From a desert, from the driest continent, from this land at the opposite end of the globe ...

... as remote as could be in the hockey world ...

... came one of the world’s oldest winter sports trophies.

A cool tradition, a dream of champions, and a story we owe it to our children to tell.

Legends of Australian Ice.

SYB = Sydney Bears
MEL = Melbourne Ice
ADE = Adelaide Adrenaline
GCB = Gold Coast Blue Tongues
NEW = Newcastle North Stars
PTH = Perth Thunder
SID = Sydney Ice Dogs
CNK = Canberra Knights
MUS = Melbourne Mustangs
* = Mighty Roos (asterisk)
RK = Rank by ES/GP
POS = Position on the ice
GP = Number of Games Played
G = Goals scored
A = Assists scored
PTS = Points scored (G + A)
PIM = Penalties In Minutes
PP = Power Play Goals
PPA = Power Play Assists
SH = Short-handed Goals
SHA = Short-handed Assists
GW = Game Winning Goals
PTS/GP = Points per Game
ES PTS = Even Strength Points (PTS less PP, PPA, SH, SHA)
ES/GP = Even Strength Points (ES PTS) / Game

2011 AIHL Scoring. Data source: Pointstreak ( IHA website)


(And Fall in Love with Hockey)  II | Jul 2012

Hockey is unlike baseball, football and basketball in two material ways. The first difference is the position of goaltender  a single player with a disproportionate accountability for goal prevention. The closest match in another major North American sport is the pitcher in baseball. Australian's are a little more familiar with goalkeeping, especially through sports such as association football (soccer), netball and field hockey. The potential impact of the goaltending role in ice hockey is very large.

Well, it's true and you certainly can't rely on those old Box Score statistics you see around the web to sort it out, because they don't describe much of what happens on the ice at all. They don't directly measure the valuable skill of screening the goalie on offense, for example. Nor maintaining good positioning on defense.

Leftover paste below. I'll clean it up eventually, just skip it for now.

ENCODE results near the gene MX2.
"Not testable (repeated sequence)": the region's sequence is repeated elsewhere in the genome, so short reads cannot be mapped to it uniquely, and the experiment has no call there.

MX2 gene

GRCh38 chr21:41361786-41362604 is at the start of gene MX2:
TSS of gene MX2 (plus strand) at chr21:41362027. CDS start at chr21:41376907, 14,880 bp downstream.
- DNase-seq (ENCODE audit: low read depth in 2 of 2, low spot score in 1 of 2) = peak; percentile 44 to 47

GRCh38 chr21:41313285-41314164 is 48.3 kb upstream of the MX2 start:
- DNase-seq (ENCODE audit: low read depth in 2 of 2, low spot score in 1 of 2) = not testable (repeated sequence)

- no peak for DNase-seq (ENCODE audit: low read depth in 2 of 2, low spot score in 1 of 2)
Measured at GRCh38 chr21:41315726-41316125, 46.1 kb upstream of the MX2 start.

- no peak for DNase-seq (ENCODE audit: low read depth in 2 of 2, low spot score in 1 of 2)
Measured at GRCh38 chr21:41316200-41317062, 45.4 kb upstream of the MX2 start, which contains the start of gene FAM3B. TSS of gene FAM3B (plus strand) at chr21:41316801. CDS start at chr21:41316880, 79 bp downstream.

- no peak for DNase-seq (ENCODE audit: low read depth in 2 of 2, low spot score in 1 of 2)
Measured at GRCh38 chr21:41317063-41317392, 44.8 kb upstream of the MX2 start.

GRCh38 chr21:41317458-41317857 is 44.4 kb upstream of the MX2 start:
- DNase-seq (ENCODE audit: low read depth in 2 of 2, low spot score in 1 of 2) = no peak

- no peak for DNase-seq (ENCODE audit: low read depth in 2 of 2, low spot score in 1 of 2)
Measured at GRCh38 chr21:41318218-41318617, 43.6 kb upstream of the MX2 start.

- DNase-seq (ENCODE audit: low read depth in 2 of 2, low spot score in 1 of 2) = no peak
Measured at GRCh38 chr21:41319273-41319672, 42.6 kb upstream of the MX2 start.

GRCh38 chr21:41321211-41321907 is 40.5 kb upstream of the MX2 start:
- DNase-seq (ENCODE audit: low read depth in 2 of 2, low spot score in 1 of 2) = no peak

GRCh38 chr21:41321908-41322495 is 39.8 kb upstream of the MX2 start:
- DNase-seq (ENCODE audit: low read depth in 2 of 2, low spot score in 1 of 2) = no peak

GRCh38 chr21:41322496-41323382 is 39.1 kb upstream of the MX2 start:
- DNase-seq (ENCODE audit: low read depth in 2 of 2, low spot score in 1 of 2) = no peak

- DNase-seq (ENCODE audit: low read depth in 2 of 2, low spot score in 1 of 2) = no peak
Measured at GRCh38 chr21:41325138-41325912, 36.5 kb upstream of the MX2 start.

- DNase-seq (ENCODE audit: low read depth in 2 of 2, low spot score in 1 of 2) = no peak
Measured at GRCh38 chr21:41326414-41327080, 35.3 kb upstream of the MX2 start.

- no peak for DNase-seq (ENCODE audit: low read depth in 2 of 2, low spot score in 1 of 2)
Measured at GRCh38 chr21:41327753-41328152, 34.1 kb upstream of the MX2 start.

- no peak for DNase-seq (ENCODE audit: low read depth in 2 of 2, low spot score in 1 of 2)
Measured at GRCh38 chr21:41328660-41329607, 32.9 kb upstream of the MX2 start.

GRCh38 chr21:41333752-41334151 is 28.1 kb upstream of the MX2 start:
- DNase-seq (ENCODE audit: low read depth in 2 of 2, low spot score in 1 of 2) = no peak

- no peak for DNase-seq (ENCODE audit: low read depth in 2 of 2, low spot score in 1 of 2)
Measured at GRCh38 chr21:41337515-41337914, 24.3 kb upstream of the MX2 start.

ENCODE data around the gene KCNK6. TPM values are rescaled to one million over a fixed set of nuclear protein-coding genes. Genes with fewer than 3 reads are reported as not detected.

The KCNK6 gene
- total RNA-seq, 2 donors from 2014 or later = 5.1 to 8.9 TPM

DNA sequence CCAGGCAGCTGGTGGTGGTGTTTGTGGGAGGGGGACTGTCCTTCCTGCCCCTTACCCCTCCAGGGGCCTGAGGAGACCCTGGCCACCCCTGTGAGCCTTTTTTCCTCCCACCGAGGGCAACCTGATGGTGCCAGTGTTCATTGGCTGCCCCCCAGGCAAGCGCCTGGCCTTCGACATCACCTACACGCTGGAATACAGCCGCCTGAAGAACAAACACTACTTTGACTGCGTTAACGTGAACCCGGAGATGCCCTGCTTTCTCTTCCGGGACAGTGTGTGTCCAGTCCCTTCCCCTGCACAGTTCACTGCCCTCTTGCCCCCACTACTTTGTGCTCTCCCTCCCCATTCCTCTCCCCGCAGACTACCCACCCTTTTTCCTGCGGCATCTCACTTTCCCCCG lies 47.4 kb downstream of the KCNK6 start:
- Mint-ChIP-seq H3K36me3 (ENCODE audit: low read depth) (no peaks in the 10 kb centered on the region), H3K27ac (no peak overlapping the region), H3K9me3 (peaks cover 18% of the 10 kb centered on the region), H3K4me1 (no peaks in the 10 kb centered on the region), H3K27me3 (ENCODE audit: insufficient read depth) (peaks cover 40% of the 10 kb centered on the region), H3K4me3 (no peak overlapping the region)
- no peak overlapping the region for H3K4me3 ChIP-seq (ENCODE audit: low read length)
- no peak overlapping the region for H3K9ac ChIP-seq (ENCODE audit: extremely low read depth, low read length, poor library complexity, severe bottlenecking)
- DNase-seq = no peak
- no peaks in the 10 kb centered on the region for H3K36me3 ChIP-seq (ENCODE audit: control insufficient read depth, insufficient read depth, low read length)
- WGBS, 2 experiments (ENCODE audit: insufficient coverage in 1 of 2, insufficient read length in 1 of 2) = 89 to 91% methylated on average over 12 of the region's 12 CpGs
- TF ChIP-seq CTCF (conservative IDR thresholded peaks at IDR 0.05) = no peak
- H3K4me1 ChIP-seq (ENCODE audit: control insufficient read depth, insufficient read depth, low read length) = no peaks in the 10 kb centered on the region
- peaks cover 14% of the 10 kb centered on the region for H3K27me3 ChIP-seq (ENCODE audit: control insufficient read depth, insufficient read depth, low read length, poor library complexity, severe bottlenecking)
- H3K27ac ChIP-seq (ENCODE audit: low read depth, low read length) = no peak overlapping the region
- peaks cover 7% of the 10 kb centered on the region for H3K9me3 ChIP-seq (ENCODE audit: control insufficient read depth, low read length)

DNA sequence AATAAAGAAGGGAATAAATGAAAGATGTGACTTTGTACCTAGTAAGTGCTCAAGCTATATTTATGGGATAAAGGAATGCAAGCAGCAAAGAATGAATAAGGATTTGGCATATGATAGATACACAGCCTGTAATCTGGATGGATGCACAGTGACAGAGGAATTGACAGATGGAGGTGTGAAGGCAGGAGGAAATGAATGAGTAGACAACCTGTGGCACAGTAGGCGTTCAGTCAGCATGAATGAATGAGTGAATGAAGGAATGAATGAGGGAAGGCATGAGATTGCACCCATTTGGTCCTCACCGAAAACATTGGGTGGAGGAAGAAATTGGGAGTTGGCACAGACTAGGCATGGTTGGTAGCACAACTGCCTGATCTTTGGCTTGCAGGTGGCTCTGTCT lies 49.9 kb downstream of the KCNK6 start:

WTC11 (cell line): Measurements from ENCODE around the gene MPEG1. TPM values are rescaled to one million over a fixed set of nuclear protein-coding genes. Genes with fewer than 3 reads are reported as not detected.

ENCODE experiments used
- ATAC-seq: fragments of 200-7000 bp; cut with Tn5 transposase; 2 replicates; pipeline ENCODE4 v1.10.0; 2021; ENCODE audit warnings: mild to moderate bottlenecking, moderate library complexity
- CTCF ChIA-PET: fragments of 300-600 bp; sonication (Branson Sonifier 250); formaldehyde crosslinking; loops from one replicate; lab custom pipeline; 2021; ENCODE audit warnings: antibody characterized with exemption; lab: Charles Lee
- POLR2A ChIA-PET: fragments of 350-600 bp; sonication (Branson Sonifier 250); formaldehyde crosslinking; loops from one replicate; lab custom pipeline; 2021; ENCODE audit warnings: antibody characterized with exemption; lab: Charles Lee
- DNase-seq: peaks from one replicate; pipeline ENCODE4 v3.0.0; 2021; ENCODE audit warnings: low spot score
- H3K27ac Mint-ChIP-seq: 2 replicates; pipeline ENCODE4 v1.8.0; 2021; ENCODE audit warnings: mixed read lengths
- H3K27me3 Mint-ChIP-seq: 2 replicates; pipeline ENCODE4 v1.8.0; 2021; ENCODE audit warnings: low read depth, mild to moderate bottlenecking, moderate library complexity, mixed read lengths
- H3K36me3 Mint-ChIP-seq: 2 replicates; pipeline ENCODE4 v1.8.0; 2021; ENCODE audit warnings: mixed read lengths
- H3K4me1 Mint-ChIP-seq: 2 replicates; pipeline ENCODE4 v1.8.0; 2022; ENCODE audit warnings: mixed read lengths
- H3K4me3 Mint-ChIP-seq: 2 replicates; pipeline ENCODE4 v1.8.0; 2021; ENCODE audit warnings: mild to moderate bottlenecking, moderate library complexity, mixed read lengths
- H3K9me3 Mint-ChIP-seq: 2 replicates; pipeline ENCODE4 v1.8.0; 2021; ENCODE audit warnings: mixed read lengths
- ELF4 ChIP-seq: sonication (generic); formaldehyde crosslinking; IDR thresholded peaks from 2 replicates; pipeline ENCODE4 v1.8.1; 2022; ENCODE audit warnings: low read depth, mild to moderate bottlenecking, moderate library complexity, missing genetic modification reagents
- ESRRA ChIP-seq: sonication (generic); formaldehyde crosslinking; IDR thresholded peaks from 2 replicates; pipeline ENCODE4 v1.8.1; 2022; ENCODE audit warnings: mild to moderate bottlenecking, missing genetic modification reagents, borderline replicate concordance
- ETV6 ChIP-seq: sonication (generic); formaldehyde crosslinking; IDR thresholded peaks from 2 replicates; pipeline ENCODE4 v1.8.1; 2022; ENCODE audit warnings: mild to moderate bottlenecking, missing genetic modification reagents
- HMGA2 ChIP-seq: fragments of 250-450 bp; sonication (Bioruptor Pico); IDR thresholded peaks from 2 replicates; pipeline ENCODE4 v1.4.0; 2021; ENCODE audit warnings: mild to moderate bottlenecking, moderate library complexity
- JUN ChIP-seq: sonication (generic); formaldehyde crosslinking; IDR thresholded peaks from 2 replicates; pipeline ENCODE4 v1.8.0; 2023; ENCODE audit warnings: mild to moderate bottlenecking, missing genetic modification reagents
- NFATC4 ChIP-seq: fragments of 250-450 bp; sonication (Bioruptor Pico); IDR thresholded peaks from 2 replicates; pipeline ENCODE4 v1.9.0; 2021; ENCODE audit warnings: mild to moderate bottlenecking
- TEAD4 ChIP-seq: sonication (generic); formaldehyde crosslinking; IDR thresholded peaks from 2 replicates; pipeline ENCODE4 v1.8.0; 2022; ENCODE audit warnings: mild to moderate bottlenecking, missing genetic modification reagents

The second difference is that skaters play offense and defense simultaneously. In effect, teams take turns on offense in the other three American sports mentioned above. Football even has offensive and defensive units. Football and basketball turnovers can and do happen, but they are relatively rare. In hockey, however, puck control is very challenging and turnovers happen all the time.

Offense and defense overlap in hockey, at least at the elite level. Players have concurrent roles and need to be constantly assessing both offensive and defensive opportunities and risks. Forwards have an offensive bias. Defensemen have a defensive bias. But the concurrence still prevails. One cannot truly separate offense and defense in hockey.

The ebb and flow of opportunity and danger in a hockey game tells us something about individual player impact. The most glaring example of this is in penalties. The taking of a penalty puts a team on its heels for up to two minutes, maybe more. Defensive risk increases. Offensive potential is reduced. The drawing of a penalty has the opposite effect.

There are many other "transitions" in hockey that alter the offensive or defensive "potential" of the game. Faceoffs, takeaways and giveaways and less obvious, unrecorded events such as battle for position and possession along the boards and in front of the net. Transitions also include the lightly documented but critical result of moving the puck up or down the ice.

A player who generates positive transitions is adding value because he elevates the ratio of offense to defense, and vice versa. On balance, each of these other transitions have a small impact relative to penalties, but there are players who consistently transition well, and it adds up to something.
In our earlier article we showed a score of 0.41 even strength points per game was league average last season for AIHL players with more than 5 games. However, the bar was set a bit higher for forwards alone: 0.53 even strength points per game (purple row, page 2 of table). The Top 50 players achieved this or better. That's about one-quarter of all players, one-half of whom were local. There were eight 2-way defensemen among them and, to get there, they had to score over double the league average for defensemen (0.25 even strength points per game).